So when we stimulate a young child’s mind – playing with her, talking to her, reading to her – we are also stimulating her brain development and fostering her ability to learn. When we nourish her body with the proper nutrition, we are also feeding her brain and facilitating neural connections. And when we protect her from violence and abuse, we are also buffering her brain from the toxic stress that can break those critical connections and hamper healthy brain development. When we provide her with nurturing care and loving attention, we are laying the foundation for better health and a fuller life.
The implications of our growing knowledge go well beyond individual children – encompassing families, communities, and societies. Children who are deprived of nutrition, or of stimulation, loving care or protection, may never reach their full potential. This is a tragedy for them and for their families. It is also an enormous loss to their societies, which are deprived of the full contribution they could have made, and a significant threat to long-term growth, stability, and even security.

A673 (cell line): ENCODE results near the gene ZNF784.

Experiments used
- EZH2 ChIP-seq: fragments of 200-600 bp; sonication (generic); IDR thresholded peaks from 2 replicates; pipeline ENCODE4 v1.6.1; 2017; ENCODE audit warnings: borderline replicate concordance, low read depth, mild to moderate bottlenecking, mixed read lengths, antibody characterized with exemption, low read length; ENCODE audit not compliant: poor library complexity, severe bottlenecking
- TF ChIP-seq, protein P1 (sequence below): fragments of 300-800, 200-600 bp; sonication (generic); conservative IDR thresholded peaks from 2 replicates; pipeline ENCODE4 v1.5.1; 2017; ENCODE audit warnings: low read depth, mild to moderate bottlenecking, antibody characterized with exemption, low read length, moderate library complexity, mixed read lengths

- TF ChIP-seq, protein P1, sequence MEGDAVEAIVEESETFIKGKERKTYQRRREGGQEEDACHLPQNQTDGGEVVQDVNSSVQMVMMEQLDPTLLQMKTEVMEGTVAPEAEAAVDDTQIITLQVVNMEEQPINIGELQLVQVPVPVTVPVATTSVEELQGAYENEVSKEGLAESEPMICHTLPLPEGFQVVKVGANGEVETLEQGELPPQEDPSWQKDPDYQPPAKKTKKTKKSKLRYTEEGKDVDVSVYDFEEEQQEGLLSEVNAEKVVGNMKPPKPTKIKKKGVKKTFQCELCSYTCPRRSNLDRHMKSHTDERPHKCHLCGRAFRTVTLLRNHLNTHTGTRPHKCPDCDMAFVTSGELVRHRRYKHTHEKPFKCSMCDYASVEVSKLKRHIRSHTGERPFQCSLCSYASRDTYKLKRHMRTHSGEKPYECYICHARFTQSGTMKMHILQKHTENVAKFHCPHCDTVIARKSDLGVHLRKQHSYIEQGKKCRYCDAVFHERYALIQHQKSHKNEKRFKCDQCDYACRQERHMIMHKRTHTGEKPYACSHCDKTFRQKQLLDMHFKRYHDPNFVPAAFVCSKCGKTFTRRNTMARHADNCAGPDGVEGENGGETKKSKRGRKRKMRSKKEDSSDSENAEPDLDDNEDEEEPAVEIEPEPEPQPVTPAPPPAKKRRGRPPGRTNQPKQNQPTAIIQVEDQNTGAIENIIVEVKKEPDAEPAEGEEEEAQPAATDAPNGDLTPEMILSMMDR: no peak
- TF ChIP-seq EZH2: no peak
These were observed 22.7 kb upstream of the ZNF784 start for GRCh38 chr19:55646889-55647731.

This is of urgent importance in an increasingly fractured world. A world beset by violent conflicts. A world in which some 87 million children aged 7 and under – 1 in 11 children globally – have spent the most formative period of their brains’ development growing up in countries affected by conflict. A world in which millions of families believe that physical punishment of their children is ‘normal’. A world that is also increasingly affected by climate change – in which the health and well-being of millions of children are threatened by floods, droughts, and other emergencies. A world in which inequities in childhood – deprivations and conditions that undermine healthy brain development – translate into diminished capacity to learn, to earn a decent living as an adult.